Manchester International Festival: Maxine Peake & the Masque of AnarchyDesmond Bullen
Shelley’s epic poem, written in the wake of the Peterloo Massacre, gets a theatrical airing in the place that inspired it.
From the first, Manchester International Festival has made good on its ambition to produce singular new work that speaks to a global audience. Faced with such a laudable aim, it may seem churlish to observe that, in doing so, the terrain on which its productions have been performed has sometimes seemed incidental. No longer, as one of this year’s events in particular attests: a theatrical interpretation of Percy Bysshe Shelley’s epic The Masque of Anarchy, considered by many to be the greatest British political poem ever penned.
While London has long had its psychogeographers, eager to divine meaning from its ungainly sprawl, Manchester has instead been haunted by its own ghosts: the dead of Munich, the victims of Brady and Hindley, and the martyrs of St. Peter’s Field. The Peterloo Massacre of 1819 is one of the more ignominious chapters in English history. On a bright August day, an estimated 60,000 working people, most in their Sunday best, converged on St. Peter’s Field (a site close to the present-day Radisson Hotel), marching under banners demanding Reform, Universal Suffrage, Equal Representation and – as if anticipation of events a century and a half away – Love. Despite obeying the organiser’s injunction to comport themselves with “cleanliness, sobriety, order and peace”, panicked local magistrates ordered the reading of the Riot Act, and – when the attendant yeomanry (many with personal axes to grind) were ineffective in dispersing the crowd – the waiting hussars attacked, their guns and sabres leaving an estimated fifteen dead and hundreds more injured.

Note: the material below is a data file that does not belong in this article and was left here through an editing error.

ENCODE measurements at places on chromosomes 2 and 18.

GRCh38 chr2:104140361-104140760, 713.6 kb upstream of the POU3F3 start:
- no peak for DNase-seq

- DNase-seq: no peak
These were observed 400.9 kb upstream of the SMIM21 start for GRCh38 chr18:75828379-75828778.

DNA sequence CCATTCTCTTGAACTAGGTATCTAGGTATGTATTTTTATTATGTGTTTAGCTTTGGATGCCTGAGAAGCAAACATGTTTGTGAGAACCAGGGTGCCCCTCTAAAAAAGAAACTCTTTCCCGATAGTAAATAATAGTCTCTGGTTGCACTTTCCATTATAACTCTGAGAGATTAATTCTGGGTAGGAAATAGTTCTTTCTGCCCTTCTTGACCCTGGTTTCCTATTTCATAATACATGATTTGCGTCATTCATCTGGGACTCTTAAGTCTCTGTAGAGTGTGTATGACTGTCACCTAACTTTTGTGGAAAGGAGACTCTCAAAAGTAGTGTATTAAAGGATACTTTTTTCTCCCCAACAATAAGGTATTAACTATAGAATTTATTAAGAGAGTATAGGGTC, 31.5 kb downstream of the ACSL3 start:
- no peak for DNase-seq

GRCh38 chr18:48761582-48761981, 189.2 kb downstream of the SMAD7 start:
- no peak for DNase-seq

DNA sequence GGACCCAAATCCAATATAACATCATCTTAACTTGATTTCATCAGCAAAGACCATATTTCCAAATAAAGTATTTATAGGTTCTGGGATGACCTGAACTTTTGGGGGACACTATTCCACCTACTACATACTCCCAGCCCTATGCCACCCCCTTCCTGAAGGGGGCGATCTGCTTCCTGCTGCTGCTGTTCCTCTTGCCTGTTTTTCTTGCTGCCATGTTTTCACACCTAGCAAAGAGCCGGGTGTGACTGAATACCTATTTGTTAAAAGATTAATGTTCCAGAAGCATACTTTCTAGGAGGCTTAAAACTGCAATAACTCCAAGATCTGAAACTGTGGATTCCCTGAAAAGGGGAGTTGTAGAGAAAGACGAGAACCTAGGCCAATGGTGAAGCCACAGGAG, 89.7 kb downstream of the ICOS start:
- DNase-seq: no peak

It’s an apt setting for an event that could be seance or exorcism, funeral mass or rallying cry
This act of indiscriminate slaughter, committed by a nation upon its own people, was widely reviled (although most decidedly not by the government, who sought to prosecute the victims and eyewitnesses rather than the perpetrators), and led – in time – to the establishment of The Manchester Guardian and one of the most extraordinary poems in the English canon. The Masque Of Anarchy was not published during Shelley’s lifetime, and it is not difficult to discern why; it is nothing less than a furious call to pacifist insurrection, in which sitting members of the Parliament of the time are explicitly identified with the allegorical figures of Murder and Hypocrisy, in verses framed in the imagery of a latter-day Book of Revelation.
Written in its own time, of a specific place, Shelley’s words nevertheless resonate across centuries and nations, the repeated insistence “Ye are many – they are few” catching exactly all that is and always will be unjust and untenable in the act of oppression. And what invocation could be more powerful than to recite such hallowed words so near to the site where the innocent were severed from consciousness? The partially restored Grade II-listed Albert Hall on Peter Street, closed to the public for some forty years, is to be the apt setting for a performance that could be seance or exorcism, funeral mass or rallying cry.
Such sensitive artistic choices are in careful hands. Director Sarah Frankcom has been at the Royal Exchange since 2008, and she and Bolton-born Maxine Peake – herself no stranger to channelling the dead in the wayward and wonderful 1612 Underture – have previously collaborated on a number of notable productions, not least amongst them last year’s adaptation of Strindberg’s Miss Julie. In the twilight of three summer’s evenings in July, Shelley’s words will resound on the soil where the blood that inspired them was spilled, and the ghosts of Manchester will speak once more to the world.